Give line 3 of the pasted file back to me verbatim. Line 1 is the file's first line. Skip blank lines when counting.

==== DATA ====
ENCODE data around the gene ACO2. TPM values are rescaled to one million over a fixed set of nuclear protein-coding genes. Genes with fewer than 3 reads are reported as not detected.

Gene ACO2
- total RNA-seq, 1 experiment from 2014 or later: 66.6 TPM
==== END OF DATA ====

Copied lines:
- total RNA-seq, 1 experiment from 2014 or later: 66.6 TPM